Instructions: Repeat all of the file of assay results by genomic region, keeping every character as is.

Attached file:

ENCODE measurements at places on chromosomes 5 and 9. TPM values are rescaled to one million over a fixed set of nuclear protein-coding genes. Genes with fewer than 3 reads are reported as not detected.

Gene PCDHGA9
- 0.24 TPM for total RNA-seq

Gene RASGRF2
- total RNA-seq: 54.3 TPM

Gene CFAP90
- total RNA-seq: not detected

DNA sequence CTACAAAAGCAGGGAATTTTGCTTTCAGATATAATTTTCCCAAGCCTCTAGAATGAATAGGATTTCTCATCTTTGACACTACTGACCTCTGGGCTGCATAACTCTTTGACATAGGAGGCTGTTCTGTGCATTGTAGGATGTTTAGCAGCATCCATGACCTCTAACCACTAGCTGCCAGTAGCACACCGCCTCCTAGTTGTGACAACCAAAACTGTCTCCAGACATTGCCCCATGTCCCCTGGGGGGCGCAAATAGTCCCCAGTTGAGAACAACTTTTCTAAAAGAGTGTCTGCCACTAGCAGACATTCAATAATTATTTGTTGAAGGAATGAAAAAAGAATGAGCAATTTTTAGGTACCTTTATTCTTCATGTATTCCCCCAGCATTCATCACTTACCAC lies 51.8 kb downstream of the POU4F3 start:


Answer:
ENCODE measurements at places on chromosomes 5 and 9. TPM values are rescaled to one million over a fixed set of nuclear protein-coding genes. Genes with fewer than 3 reads are reported as not detected.

Gene PCDHGA9
- 0.24 TPM for total RNA-seq

Gene RASGRF2
- total RNA-seq: 54.3 TPM

Gene CFAP90
- total RNA-seq: not detected

DNA sequence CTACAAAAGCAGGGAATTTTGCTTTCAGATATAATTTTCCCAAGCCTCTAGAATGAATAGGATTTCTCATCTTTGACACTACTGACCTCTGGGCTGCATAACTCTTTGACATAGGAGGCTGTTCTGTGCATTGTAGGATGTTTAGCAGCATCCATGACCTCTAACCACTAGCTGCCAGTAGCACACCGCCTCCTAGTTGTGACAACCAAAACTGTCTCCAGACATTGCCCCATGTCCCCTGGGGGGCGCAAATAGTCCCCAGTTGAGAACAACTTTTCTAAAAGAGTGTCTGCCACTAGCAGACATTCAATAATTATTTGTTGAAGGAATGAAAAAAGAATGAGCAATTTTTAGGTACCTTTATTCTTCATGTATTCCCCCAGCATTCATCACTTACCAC lies 51.8 kb downstream of the POU4F3 start: